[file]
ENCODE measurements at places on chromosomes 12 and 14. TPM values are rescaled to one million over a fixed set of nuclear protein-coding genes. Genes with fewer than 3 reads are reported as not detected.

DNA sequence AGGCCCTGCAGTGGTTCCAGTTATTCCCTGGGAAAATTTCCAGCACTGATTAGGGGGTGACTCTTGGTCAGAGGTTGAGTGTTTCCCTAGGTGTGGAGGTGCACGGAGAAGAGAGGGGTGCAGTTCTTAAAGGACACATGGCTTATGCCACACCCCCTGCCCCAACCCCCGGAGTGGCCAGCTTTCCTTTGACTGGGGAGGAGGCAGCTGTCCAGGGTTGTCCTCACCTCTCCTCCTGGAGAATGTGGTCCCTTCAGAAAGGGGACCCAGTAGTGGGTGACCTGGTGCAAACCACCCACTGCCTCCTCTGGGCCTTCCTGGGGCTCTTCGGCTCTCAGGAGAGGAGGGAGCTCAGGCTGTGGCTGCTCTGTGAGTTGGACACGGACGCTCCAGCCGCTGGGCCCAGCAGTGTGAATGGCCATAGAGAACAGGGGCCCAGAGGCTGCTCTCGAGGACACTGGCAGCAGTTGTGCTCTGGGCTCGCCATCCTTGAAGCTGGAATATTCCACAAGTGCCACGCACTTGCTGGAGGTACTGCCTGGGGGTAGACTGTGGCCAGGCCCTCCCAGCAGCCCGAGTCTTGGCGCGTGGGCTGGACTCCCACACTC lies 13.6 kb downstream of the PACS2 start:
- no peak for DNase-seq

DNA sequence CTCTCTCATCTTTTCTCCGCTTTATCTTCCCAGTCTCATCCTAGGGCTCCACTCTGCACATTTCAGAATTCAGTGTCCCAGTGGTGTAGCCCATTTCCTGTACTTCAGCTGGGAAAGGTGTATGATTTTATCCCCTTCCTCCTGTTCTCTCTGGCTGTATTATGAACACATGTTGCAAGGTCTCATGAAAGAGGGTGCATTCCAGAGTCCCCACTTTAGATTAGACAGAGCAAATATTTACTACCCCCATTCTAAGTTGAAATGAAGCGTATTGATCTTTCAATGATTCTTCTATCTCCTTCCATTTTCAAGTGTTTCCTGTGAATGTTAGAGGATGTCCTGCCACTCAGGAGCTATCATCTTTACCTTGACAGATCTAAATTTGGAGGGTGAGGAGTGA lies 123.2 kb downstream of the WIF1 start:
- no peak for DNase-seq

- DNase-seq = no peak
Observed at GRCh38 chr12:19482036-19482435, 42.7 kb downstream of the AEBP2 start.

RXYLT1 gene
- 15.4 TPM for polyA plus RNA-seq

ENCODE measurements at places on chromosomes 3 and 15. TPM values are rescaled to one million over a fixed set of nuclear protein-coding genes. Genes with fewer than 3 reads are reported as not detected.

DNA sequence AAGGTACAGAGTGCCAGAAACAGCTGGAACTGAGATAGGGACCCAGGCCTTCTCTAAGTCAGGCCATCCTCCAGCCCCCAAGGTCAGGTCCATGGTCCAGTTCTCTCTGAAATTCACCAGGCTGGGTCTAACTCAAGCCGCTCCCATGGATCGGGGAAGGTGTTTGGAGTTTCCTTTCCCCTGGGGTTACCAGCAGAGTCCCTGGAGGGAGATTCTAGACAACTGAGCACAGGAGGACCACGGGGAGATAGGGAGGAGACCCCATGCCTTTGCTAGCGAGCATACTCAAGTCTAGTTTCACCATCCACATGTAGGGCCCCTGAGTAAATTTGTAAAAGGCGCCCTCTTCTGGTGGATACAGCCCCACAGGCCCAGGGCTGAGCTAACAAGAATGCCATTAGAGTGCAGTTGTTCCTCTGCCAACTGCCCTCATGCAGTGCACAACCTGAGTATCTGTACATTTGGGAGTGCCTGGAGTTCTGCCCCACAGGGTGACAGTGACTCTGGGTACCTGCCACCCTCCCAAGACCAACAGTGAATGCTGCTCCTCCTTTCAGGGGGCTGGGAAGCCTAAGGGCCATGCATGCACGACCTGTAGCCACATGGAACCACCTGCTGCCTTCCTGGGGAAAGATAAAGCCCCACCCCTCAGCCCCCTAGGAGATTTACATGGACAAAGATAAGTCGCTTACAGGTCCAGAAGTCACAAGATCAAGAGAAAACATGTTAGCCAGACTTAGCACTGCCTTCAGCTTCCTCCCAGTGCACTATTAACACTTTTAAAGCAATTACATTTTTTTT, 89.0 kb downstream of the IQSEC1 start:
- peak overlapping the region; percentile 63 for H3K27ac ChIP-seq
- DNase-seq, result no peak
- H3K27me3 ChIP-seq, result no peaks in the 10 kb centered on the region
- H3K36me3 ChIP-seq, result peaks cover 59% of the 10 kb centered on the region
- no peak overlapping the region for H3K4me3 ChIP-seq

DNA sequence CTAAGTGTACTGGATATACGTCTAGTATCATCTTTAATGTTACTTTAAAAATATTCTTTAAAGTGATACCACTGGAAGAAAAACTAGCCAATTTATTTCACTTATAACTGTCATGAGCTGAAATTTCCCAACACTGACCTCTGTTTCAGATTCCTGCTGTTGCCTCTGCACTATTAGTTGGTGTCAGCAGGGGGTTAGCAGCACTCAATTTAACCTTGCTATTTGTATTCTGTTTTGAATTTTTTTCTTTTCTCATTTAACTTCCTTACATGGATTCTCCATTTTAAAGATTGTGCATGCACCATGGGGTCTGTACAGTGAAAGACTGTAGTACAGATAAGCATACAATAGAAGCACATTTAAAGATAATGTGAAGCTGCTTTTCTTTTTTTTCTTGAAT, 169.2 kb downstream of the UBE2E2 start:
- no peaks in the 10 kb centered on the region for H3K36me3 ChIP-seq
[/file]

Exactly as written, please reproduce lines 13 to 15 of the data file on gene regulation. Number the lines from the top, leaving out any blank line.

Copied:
- DNase-seq, result no peak
- H3K27me3 ChIP-seq, result no peaks in the 10 kb centered on the region
- H3K36me3 ChIP-seq, result peaks cover 59% of the 10 kb centered on the region